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The federal government has decided not to fight a court ruling that might allow the Skull Valley Goshute Indians to revive their plans to store reactor waste on their Tooele County reservation.

Two months ago, U.S. District Judge David M. Ebel threw out a pair of U.S. Interior Department decisions that, in effect, led many Utahns to believe that the storage site plans were dead four years ago.

Interior officials' decision to pass up on an appeal by Friday's deadline has angered Utah leaders, who had urged the agency to vigorously contest the ruling. With the feds' inaction, the issues in dispute now return to the agency "for further consideration" in light of the judge's ruling.

A spokeswoman for Gov. Gary Herbert said he believes it is inappropriate to have high-level nuclear waste stored 50 miles from downtown Salt Lake City.

"Governor Herbert has pledged to fight this at every opportunity," said Angie Welling, "which includes renewing the state's objection before the Department of Interior."

Tim Vollmann, an attorney for the Goshutes, noted Ebel's ruling repeatedly called Interior's decisions "arbitrary and capricious" — that is "unlawful." The decision not to fight the court's determination, he said, signaled the Interior Department's attorneys must have agreed an appeal was doomed.

"There was absolutely no chance of prevailing on appeal," Vollmann said in a telephone message Monday. "An appeal would have been a waste of everyone's time, especially the court's time."

The Interior Department last week declined to comment on what it would do about the ruling. A request for comment to the Utah office of the Bureau of Land Management was not returned Monday.

Utah lawmakers had pressed Interior to decide against two crucial approvals sought by the Goshutes, a tiny tribe that developed its plans for nuclear storage for more than a decade as an economic development opportunity.

In one case, an agency official rejected a lease agreement between the Goshutes and their nuclear-industry partners, a consortium of utilities called Private Fuel Storage. The companies helped the tribe secure a U.S. Nuclear Regulatory Commission license, the first for a high-level nuclear facility in 30 years. The lease had been tentatively approved by the U.S. Bureau of Indian Affairs years earlier.

The other key decision centered on a request to the U.S. Bureau of Land Management for a right-of-way to build a train-to-truck transfer facility needed to get the waste from the tracks along Interstate 80 to the storage site on the reservation, 23 miles away.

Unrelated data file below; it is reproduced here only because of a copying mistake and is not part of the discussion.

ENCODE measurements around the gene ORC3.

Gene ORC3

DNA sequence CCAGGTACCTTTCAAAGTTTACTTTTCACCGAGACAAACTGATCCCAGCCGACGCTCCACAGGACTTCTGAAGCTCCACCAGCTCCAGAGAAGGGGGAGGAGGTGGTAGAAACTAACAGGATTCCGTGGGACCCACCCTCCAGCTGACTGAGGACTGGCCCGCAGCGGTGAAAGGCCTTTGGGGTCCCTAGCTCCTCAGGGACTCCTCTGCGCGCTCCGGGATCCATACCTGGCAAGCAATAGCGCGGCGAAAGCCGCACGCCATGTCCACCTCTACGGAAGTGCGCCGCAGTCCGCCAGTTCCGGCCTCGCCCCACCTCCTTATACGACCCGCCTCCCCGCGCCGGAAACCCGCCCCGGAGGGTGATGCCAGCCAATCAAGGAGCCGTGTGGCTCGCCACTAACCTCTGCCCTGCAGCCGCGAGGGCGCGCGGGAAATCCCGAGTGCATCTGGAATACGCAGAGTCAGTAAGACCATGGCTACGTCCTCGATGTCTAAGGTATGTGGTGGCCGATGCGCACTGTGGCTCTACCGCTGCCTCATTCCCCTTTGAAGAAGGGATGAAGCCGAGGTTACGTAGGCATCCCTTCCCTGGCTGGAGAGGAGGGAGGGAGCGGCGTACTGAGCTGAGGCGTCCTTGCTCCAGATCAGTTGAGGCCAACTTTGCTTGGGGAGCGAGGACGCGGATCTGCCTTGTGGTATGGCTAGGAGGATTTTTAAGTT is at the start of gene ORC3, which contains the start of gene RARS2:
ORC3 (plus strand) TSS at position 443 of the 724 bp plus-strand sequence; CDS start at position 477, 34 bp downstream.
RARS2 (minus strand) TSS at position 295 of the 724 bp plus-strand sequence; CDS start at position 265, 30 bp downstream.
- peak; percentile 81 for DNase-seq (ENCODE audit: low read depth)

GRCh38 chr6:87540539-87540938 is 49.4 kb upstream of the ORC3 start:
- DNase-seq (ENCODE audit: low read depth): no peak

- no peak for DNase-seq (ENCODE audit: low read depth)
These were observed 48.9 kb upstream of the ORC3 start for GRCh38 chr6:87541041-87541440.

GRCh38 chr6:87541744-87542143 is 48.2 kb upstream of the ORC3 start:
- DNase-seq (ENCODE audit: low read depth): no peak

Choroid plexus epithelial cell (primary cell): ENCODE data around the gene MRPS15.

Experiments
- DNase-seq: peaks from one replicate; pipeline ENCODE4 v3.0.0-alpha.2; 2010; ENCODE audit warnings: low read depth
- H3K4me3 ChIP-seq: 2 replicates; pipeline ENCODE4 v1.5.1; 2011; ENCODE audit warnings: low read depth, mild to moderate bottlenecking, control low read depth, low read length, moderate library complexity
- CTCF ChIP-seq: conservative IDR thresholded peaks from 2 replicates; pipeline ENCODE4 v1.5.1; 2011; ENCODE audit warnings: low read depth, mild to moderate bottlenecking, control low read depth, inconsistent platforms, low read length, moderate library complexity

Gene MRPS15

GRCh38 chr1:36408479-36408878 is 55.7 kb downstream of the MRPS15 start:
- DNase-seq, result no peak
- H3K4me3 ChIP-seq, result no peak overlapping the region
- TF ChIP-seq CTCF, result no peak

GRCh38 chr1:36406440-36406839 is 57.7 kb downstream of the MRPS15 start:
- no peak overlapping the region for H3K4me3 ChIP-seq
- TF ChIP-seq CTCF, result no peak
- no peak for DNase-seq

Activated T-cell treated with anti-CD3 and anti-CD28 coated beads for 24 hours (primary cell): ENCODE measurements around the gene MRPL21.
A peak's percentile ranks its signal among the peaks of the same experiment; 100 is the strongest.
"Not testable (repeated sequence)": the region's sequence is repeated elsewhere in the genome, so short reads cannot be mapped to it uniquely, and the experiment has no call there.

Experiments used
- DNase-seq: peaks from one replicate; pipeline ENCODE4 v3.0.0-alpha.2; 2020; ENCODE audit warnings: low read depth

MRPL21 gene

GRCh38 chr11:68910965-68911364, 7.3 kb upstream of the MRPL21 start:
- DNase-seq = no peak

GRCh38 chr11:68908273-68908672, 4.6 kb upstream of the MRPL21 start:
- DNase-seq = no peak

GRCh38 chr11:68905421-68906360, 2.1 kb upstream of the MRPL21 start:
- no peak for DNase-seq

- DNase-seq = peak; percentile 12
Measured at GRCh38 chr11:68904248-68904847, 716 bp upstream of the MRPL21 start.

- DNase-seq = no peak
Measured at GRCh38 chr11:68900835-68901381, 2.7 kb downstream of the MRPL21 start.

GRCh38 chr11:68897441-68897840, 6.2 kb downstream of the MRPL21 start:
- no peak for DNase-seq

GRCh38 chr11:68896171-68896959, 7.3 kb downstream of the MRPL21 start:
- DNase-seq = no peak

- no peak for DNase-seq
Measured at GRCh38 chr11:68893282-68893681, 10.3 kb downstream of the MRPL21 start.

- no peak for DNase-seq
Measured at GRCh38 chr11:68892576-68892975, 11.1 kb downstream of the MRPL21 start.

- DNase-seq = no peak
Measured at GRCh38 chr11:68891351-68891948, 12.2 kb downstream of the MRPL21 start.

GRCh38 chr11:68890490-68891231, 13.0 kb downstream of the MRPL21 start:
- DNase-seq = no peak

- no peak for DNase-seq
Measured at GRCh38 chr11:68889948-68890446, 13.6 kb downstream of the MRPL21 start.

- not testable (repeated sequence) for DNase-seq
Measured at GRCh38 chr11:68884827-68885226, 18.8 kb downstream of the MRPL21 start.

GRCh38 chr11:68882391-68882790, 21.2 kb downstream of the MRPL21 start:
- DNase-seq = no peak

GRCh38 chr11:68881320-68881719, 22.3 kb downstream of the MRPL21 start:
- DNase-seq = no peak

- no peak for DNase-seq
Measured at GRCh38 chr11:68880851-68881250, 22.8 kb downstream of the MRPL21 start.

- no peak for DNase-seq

Proponents of the storage site needed both approvals to operate a kind of a long-term parking lot for used nuclear reactor fuel. The nation's nuclear plants would rent space for up to 40 years on a 100-acre pad to store up to 44,000 tons of reactor waste in steel-and-concrete casks above ground until the federal government furnished long-promised disposal.

Although the judge seemed to say the Interior Department was sloppy about the way it made its decisions, the governor and members of the Utah congressional delegation insist they will prevail on the substance of the case.

U.S. Sen. Orrin Hatch, R-Utah, said the facts behind the department's decisions "remain as strong as before."

"There's no escaping the fact that storing this high-level waste next to a live bombing range is contrary to the public interest," he said, adding that "a technical error" was behind the judge's ruling. "It's an oversight that can easily be corrected, and I'm confident the Department will do so."

U.S. Rep. Rob. Bishop, a Republican whose district includes the proposed site, also cited the bombing range as a key concern, despite a ruling by the NRC"s Atomic Safety and Licensing Board that the danger of a release related to the adjacent Utah Test and Training Range was negligible. Bishop said he would continue working to achieve a favorable outcome for Utahns and the military.

"I have always said that this battle would not be won overnight," he said, "and I'm committed to fighting this all the way through to the very end — regardless of how long it takes."

U.S. Rep. Jim Matheson, D-Utah, has prepared a letter that will go out to the Interior Department today, expressing his view the agency should correct any errors identified by Ebel and reissue the decisions with the same conclusion.

"Congressman Matheson is very disappointed by the decision not to appeal," said spokeswoman Alyson Heyrend. "And he will be communicating with the Department of Interior on what next steps need to take place to produce a record that will allow and support the Interior Department to deny the lease and the right of way."

High-level nuclear storage

The Skull Valley Band of Goshutes several years ago joined with a consortium of utility companies to propose what is essentially a parking lot for reactor waste to be stored in steel and concrete casks. The proposal, which had been granted a license by the U.S. Nuclear Regulatory Commission, was blocked by the Interior Department. A federal judge has slapped Interior for its decisions in a move that appeared to breathe new life into the project. Interior let a deadline for appeal pass.